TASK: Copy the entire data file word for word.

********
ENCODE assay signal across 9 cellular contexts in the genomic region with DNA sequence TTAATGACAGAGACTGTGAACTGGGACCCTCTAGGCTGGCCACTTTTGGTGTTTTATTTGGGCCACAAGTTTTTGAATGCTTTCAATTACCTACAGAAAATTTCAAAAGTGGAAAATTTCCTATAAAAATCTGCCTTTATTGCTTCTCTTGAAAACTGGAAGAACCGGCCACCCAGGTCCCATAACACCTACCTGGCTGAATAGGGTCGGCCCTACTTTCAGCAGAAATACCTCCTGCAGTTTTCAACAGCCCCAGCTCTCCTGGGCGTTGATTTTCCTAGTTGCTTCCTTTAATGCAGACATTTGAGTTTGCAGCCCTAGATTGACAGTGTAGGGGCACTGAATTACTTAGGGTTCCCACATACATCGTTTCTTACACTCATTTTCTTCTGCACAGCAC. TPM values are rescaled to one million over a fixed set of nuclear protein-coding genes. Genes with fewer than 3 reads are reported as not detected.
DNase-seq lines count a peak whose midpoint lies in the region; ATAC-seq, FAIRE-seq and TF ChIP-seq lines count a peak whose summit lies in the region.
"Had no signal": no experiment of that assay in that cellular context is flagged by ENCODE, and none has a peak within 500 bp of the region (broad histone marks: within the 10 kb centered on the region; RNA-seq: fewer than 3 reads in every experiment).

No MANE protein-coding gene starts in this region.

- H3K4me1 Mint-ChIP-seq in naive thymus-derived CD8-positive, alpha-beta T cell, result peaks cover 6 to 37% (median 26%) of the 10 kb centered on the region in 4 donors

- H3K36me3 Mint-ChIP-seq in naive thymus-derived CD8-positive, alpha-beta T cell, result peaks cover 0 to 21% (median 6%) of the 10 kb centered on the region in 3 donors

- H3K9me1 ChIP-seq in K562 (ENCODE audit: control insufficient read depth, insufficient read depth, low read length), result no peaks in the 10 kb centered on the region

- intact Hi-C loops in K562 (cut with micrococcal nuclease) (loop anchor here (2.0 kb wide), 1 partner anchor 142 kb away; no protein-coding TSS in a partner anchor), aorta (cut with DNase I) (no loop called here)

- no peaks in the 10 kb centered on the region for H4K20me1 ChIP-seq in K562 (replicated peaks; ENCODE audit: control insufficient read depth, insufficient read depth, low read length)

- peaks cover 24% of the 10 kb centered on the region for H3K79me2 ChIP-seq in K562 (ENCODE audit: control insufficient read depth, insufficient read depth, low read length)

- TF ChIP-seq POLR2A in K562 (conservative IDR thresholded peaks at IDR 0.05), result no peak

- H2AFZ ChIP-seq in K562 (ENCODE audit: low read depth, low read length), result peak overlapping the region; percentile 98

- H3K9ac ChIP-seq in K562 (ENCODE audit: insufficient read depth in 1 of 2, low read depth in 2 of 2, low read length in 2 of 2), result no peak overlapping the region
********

ENCODE assay signal across 9 cellular contexts in the genomic region with DNA sequence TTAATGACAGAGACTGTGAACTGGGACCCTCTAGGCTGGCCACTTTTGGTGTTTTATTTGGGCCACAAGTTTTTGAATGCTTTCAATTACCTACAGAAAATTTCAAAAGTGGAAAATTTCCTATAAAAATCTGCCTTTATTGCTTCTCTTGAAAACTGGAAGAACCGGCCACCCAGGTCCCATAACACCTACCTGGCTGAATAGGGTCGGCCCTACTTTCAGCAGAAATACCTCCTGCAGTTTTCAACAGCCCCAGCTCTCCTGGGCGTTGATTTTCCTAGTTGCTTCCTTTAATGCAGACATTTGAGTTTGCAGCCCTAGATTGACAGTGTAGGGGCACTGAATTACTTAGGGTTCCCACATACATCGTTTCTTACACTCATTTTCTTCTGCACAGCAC. TPM values are rescaled to one million over a fixed set of nuclear protein-coding genes. Genes with fewer than 3 reads are reported as not detected.
DNase-seq lines count a peak whose midpoint lies in the region; ATAC-seq, FAIRE-seq and TF ChIP-seq lines count a peak whose summit lies in the region.
"Had no signal": no experiment of that assay in that cellular context is flagged by ENCODE, and none has a peak within 500 bp of the region (broad histone marks: within the 10 kb centered on the region; RNA-seq: fewer than 3 reads in every experiment).

No MANE protein-coding gene starts in this region.

- H3K4me1 Mint-ChIP-seq in naive thymus-derived CD8-positive, alpha-beta T cell, result peaks cover 6 to 37% (median 26%) of the 10 kb centered on the region in 4 donors

- H3K36me3 Mint-ChIP-seq in naive thymus-derived CD8-positive, alpha-beta T cell, result peaks cover 0 to 21% (median 6%) of the 10 kb centered on the region in 3 donors

- H3K9me1 ChIP-seq in K562 (ENCODE audit: control insufficient read depth, insufficient read depth, low read length), result no peaks in the 10 kb centered on the region

- intact Hi-C loops in K562 (cut with micrococcal nuclease) (loop anchor here (2.0 kb wide), 1 partner anchor 142 kb away; no protein-coding TSS in a partner anchor), aorta (cut with DNase I) (no loop called here)

- no peaks in the 10 kb centered on the region for H4K20me1 ChIP-seq in K562 (replicated peaks; ENCODE audit: control insufficient read depth, insufficient read depth, low read length)

- peaks cover 24% of the 10 kb centered on the region for H3K79me2 ChIP-seq in K562 (ENCODE audit: control insufficient read depth, insufficient read depth, low read length)

- TF ChIP-seq POLR2A in K562 (conservative IDR thresholded peaks at IDR 0.05), result no peak

- H2AFZ ChIP-seq in K562 (ENCODE audit: low read depth, low read length), result peak overlapping the region; percentile 98

- H3K9ac ChIP-seq in K562 (ENCODE audit: insufficient read depth in 1 of 2, low read depth in 2 of 2, low read length in 2 of 2), result no peak overlapping the region